When I posed the question Wednesday on whether GNOME was being a good citizen within the broader open community, I also felt it necessary to push back a little for GNOME's sake.
The issue, to me, was one around sovereignty. Yes, it's important to be a good citizen, but when does GNOME (or any other project) get to establish its own path?
Speaking more specifically about GNOME, though, the problem may be a bit more complicated. The problem isn't just GNOME establishing its own destiny, but it's thinking of the GNOME as a single hierarchical entity in the first place.'
That's the take-away of an e-mail conversation with GNOME developer Dave Neary, who contacted me after reading my post last Wednesday.
"...I think a lot of the issue is that people are treating GNOME as something it's not--a hierarchical organisation," Neary wrote. "As you can see in my appraisal of GNOME for Simon Phipps's 'Open By Rule' series, the major problem for GNOME is that it is difficult to identify general leadership. I've come to realise over the past couple of days that this is a feature, not a bug..."
Wait, what? Not having a clear leadership structure? How is that a feature?
For Neary, it means working within and with a project that contains individuals with their own ideas about what should and should not be done.
"It's worth dissecting what someone means when they say 'GNOME chose not to engage' or 'GNOME rejected our efforts.' What they mean is, 'I made a proposal on a forum, and at least one person who considers themselves a GNOME developer reacted negatively, and my proposal was not subsequently adopted by the most appropriate GNOME module maintainer.'," Neary continued.
Maybe I'm getting old, but that sounds really loosey-goosey to me. So I put forth the question to Neary: "You characterize the distributed nature of GNOME as a feature not a bug, and in the purest community form, I get that. But how an such an organization reconcile that approach while working with companies or groups that are hierarchical by nature? GNOME doesn't work in a vacuum, after all, and the lack of a clear communication structure seems detrimental."
Neary's response was very interesting. Whatever your stance is on GNOME, you can't cite the guy for less-than-honest introspection:
"The kernel guys, I think, got this right early on. Their basic position is: 'If you want to work with us, you do it our way.' You send patches to the mailing list, you suffer the hail of criticism until you figure out what is expected of you. You maintain your patches until they're accepted into Linus [Torvalds'] tree, and then you're expected to be responsible for patch review to your code after that.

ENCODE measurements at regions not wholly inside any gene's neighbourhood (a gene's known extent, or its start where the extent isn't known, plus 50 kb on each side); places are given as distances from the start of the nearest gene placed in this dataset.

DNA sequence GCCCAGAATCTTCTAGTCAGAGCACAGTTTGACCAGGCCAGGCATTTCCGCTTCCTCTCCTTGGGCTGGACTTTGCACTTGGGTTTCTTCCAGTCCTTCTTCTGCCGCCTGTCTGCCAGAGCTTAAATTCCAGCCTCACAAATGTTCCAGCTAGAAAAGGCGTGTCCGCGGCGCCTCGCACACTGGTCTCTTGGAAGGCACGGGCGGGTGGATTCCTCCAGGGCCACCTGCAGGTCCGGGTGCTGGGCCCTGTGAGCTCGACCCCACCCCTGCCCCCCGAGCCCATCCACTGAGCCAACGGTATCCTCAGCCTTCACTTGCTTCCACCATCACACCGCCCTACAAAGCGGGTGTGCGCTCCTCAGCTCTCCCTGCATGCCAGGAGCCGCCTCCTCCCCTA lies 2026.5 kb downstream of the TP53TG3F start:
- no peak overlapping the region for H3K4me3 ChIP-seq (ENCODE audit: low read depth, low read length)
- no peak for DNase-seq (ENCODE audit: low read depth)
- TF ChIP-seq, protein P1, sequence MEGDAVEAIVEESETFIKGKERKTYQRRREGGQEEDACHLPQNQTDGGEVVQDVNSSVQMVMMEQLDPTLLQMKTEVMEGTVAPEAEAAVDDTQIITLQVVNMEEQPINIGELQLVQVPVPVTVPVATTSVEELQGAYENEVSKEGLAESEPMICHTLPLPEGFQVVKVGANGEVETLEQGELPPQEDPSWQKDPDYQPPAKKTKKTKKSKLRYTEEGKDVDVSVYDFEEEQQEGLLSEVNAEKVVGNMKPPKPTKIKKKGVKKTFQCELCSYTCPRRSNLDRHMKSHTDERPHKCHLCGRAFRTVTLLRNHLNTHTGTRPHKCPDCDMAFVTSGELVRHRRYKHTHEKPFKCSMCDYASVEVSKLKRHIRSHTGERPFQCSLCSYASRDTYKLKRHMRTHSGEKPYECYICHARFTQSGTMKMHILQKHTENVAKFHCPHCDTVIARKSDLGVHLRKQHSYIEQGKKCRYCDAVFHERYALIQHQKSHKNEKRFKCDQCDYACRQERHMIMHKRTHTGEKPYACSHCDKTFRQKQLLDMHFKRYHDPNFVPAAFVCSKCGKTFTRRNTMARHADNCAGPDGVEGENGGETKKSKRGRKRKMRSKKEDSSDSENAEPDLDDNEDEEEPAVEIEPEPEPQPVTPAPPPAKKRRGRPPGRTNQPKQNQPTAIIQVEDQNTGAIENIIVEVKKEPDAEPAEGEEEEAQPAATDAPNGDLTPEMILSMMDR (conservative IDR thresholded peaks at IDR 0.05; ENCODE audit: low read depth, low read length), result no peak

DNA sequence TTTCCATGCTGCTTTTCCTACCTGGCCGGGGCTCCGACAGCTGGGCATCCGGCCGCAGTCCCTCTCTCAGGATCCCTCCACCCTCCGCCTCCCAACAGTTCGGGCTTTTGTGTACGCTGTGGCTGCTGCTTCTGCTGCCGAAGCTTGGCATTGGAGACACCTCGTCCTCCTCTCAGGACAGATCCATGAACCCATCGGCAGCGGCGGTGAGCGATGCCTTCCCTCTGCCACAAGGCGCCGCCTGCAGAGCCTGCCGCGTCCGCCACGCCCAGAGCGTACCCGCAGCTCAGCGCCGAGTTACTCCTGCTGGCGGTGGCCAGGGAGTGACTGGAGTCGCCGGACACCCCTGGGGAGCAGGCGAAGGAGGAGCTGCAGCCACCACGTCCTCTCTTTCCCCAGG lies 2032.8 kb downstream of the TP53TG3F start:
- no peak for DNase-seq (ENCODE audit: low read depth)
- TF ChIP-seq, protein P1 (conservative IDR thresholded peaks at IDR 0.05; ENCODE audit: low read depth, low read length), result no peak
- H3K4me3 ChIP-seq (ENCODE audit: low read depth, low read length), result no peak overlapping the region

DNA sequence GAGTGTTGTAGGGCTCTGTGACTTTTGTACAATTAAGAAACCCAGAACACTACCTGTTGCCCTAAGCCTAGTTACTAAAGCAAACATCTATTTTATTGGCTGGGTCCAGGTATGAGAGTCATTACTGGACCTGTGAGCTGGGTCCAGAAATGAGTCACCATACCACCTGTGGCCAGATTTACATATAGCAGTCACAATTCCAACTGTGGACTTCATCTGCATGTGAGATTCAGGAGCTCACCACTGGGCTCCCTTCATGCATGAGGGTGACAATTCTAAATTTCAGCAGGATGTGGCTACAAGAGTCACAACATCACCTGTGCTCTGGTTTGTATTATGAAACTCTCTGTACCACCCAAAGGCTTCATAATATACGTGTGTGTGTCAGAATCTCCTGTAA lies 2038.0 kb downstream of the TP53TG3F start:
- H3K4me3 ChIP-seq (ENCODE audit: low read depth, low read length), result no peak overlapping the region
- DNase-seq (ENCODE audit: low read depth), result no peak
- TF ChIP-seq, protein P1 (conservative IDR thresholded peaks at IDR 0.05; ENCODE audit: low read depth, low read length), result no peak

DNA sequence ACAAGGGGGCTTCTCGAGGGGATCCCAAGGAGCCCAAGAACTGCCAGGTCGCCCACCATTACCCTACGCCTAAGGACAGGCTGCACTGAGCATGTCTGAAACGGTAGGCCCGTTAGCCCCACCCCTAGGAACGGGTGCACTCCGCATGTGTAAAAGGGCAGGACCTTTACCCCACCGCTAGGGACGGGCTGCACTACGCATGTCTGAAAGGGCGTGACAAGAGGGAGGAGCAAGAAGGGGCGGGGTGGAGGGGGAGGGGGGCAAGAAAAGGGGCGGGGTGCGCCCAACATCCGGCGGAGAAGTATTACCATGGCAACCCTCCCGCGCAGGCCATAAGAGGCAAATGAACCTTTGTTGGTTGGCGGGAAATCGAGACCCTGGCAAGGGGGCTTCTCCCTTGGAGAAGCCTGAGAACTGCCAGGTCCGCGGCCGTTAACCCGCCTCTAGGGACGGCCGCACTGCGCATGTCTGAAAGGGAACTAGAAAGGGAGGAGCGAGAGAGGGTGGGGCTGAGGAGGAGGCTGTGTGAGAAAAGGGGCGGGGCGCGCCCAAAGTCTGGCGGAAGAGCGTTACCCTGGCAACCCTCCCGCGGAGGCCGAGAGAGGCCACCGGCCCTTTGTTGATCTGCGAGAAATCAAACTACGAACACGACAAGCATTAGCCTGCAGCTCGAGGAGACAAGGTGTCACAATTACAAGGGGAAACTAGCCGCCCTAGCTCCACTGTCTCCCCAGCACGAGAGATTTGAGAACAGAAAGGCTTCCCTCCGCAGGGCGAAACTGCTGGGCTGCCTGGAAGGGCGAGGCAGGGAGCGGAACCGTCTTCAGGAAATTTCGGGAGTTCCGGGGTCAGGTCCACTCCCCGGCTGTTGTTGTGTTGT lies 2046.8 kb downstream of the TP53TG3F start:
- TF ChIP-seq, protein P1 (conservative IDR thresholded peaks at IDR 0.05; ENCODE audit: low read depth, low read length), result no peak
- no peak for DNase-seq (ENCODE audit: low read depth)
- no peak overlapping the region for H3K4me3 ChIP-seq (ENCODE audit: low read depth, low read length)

"If you can't handle that, the kernel doesn't want or need your help.
"GNOME, on the other hand, tried to adopt a more softly-softly approach: we had some projects (Nautilus, Evolution) which were essentially controlled by a single corporate entity. Some projects wanted to do patch review on a mailing list, others in Bugzilla. Maintainers set their own rules for their modules, for the most part. We tried to set up the foundation to give companies a way in--get in touch with the foundation, and we'll put you in touch with the right people to make what you want done possible. Commit resources and roll up your sleeves and it'll go faster.
"Unfortunately, this system has not served us well as time has marched on. Old maintainers have moved on, changed jobs, and some modules have fallen into disarray. Patch queues have built up in parts of the project. The pseudo-centralised nature of the project means that within the project there is no visibility to which modules are doing well, and which modules are doing badly. I was shocked to find a number of GNOME modules with no code commits over the past two years were still part of the GNOME release sets during the GNOME census work last year.
"KDE also has this problem--Paul Adams posted some visualisations of some KDE modules last year, to help highlight projects that needed to diversify their developer base.
"So I'm now of the opinion that the role of GNOME is to document the community processes of various GNOME modules, provide infrastructure for projects if they want it, and get back to helping people who don't understand GNOME to understand it better. By understanding the project's nature better, effecting change becomes easier (and this is what I wanted to achieve with the census).
"There will never be a GNOME architect until someone elaborates a clear GNOME-wide agenda & gets widespread buy-in for that vision--and here, Canonical has singularly failed, by focusing all their work on Ubuntu and none of it on GNOME. 'We're going to make Ubuntu better, and if some of our work is useful to GNOME, great' won't cut it."
A GNOME architect would certainly fill the bill for a centralized leadership role. But could that work? Would the GNOME community accept such a role? And if they did, who could do it? An individual? A company?
Or is such a change too big for GNOME to make?